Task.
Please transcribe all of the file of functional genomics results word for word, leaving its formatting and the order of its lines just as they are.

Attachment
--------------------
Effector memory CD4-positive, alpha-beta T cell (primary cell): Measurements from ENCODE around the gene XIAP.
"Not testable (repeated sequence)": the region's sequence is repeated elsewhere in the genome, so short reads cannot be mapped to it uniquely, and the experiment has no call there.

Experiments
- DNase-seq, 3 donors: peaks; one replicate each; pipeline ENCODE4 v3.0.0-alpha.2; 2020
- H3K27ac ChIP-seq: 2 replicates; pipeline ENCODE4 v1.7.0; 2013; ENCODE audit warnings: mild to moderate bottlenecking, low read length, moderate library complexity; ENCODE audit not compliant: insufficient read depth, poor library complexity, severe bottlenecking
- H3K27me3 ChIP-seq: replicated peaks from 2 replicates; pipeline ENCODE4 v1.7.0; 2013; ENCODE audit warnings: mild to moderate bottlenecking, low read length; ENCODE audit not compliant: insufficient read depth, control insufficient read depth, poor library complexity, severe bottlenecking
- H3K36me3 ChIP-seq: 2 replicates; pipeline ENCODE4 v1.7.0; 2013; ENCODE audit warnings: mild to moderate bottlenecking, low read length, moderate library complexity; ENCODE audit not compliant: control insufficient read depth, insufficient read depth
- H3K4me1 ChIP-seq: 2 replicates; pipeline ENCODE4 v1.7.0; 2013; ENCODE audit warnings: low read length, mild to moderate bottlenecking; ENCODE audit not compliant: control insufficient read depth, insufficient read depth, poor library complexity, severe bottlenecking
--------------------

Effector memory CD4-positive, alpha-beta T cell (primary cell): Measurements from ENCODE around the gene XIAP.
"Not testable (repeated sequence)": the region's sequence is repeated elsewhere in the genome, so short reads cannot be mapped to it uniquely, and the experiment has no call there.

Experiments
- DNase-seq, 3 donors: peaks; one replicate each; pipeline ENCODE4 v3.0.0-alpha.2; 2020
- H3K27ac ChIP-seq: 2 replicates; pipeline ENCODE4 v1.7.0; 2013; ENCODE audit warnings: mild to moderate bottlenecking, low read length, moderate library complexity; ENCODE audit not compliant: insufficient read depth, poor library complexity, severe bottlenecking
- H3K27me3 ChIP-seq: replicated peaks from 2 replicates; pipeline ENCODE4 v1.7.0; 2013; ENCODE audit warnings: mild to moderate bottlenecking, low read length; ENCODE audit not compliant: insufficient read depth, control insufficient read depth, poor library complexity, severe bottlenecking
- H3K36me3 ChIP-seq: 2 replicates; pipeline ENCODE4 v1.7.0; 2013; ENCODE audit warnings: mild to moderate bottlenecking, low read length, moderate library complexity; ENCODE audit not compliant: control insufficient read depth, insufficient read depth
- H3K4me1 ChIP-seq: 2 replicates; pipeline ENCODE4 v1.7.0; 2013; ENCODE audit warnings: low read length, mild to moderate bottlenecking; ENCODE audit not compliant: control insufficient read depth, insufficient read depth, poor library complexity, severe bottlenecking